Eucalyptus oil is classified as one of the "essential" or "volatile" oils, which are not actually oils, but are extracted from their source, generally with steam. Eucalyptus oil is distilled from eucalyptus leaves, and is known for its use in expectorants and inhalants.
Orange oil is obtained from the orange peel.
The method of using the above composition comprises the steps of preparing the composition and applying it to an affected area of skin. The treatment has been found to be most effective when undertaken as soon as possible after exposure to the irritant.
Preferably, the treatment composition is applied once or twice per day until the rash disappears. In tests of the treatment, no harmful side effects have been experienced.
In the foregoing description, certain terms have been used for brevity, clarity, and understanding, but no unnecessary limitations are to be implied therefrom beyond the requirements of the prior art, because such words are used for description purposes herein and are intended to be broadly construed. Moreover, the embodiments of the composition and method of use described herein are by way of example, and the scope of the invention is not limited to the exact details of the composition.
Having now described the invention and the operation and use of a preferred embodiment thereof, and the advantageous new and useful results obtained thereby, the new and useful compositions, and reasonable chemical equivalents thereof obvious to those skilled in the art, are set forth in the appended claims.
|Cited Patent||Filing date||Publication date||Applicant||Title|
|US3023144 *||Aug 17, 1959||Feb 27, 1962||Mar Tay Inc||Biocidal compositions for topical application|
|US3519711 *||Sep 1, 1967||Jul 7, 1970||Robert E Svigals||Composition and method of treating pruritic conditions of the skin|
|US4025645 *||Jan 27, 1976||May 24, 1977||Jelenko Iii Carl||Non-steroid topical agent for alleviating inflammation in mammals|
|US4083965 *||Aug 9, 1976||Apr 11, 1978||Bluhm Henry P||Method of and composition for relieving itch, pain and swelling resulting from insect stings and bites and skin contact with noxious plants|
|US4353896 *||Jun 8, 1981||Oct 12, 1982||Levy Michael A||Penetrating topical medicament|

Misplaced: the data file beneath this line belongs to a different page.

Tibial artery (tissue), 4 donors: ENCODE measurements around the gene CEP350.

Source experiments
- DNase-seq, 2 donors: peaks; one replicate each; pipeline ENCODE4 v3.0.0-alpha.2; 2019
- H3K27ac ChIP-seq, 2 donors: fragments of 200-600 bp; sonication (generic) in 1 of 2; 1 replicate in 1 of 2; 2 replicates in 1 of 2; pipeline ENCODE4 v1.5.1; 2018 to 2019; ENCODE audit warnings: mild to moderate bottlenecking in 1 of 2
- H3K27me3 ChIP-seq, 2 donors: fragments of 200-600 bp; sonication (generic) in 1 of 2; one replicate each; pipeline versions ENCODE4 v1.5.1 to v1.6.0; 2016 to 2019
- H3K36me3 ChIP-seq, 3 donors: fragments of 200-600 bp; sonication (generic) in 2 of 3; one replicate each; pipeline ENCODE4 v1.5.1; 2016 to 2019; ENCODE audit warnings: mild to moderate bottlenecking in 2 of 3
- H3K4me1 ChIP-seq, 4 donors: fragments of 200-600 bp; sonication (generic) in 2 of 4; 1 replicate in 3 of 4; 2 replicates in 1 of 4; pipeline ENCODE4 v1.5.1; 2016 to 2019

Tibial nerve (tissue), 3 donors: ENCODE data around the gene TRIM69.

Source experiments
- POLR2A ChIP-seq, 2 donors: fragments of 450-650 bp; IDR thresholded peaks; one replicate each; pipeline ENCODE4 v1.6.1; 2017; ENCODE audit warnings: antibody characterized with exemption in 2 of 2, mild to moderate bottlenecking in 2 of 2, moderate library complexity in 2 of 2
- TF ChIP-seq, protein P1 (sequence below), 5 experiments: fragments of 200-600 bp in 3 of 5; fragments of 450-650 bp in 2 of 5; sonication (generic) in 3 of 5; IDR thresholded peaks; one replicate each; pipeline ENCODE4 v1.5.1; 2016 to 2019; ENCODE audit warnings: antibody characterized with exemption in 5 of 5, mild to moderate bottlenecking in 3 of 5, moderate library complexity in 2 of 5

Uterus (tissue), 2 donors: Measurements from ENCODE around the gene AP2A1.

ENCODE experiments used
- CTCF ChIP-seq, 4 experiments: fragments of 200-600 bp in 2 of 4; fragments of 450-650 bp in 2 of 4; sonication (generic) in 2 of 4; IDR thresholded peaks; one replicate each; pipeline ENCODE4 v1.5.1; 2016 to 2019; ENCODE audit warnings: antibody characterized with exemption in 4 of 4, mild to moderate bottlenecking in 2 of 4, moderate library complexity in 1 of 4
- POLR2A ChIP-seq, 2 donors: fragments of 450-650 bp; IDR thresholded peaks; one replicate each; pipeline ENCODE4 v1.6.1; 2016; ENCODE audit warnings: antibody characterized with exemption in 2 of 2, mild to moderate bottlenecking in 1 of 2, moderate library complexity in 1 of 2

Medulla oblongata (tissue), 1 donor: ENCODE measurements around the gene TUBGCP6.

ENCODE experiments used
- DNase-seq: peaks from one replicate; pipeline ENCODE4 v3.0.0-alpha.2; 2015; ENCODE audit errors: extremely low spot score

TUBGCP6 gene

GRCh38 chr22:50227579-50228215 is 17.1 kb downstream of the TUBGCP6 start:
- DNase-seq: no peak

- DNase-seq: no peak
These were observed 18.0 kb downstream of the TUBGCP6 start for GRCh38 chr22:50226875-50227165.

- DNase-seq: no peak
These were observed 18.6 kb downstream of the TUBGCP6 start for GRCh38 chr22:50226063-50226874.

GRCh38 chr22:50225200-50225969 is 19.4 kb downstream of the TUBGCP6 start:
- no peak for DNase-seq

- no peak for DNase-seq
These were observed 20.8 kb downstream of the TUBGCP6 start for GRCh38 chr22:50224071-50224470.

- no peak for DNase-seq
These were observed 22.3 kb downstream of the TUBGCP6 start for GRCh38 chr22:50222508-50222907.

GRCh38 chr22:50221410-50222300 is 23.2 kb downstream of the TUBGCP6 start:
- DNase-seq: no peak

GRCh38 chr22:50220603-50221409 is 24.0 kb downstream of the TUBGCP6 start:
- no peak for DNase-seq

|Citing Patent||Filing date||Publication date||Applicant||Title|
|US6423746||Jul 3, 1999||Jul 23, 2002||The William M. Yarbrough Foundation||Urushiol induced contact dermatitis and method of use|
|US6800305 *||Sep 12, 2000||Oct 5, 2004||Akh Arzneimittelkontor Gmbh||Pharmaceutical composition that contains eucalyptus and orange oil|
|US7087253||Oct 22, 2003||Aug 8, 2006||Akh Arzneimittelkontor Gmbh||Pharmaceutical composition, comprising eucalyptus oil and orange oil|
|US7858570 *||Oct 31, 2007||Dec 28, 2010||Hare William D||Compositions and methods for removing urushiol and treating the resulting skin condition|
|US7906149||May 25, 2007||Mar 15, 2011||Boval Company, L.P.||Method for treating allergic dermatitis|
|US20060177406 *||Feb 8, 2005||Aug 10, 2006||Niazi Sarfaraz K||Formula, a system and a method for treating urushiol induced contact dermatitis|
|US20060239943 *||Apr 21, 2005||Oct 26, 2006||Tomasi Nestor S||Formula and method for providing protection from dermatitis, sunlight and/or insects|
|US20070203040 *||Feb 21, 2007||Aug 30, 2007||Harry Reicherz||Bar soap|
|US20080107742 *||Oct 31, 2007||May 8, 2008||Hare William D||Compositions and Methods for Removing Urushiol and Treating the Resulting Skin Condition|
|US20080292682 *||May 25, 2007||Nov 27, 2008||Boval Company, L.P.||Method for treating allergic dermatitis|
|U.S. Classification||424/736, 514/828, 424/742, 514/862, 424/698|
|International Classification||A61K36/61, A61K33/06, A61K36/752|
|Cooperative Classification||Y10S514/828, Y10S514/862, A61K33/06|
|Apr 19, 2001||FPAY||Fee payment|
Year of fee payment: 4
|Apr 13, 2005||FPAY||Fee payment|
Year of fee payment: 8
|Feb 20, 2009||FPAY||Fee payment|
Year of fee payment: 12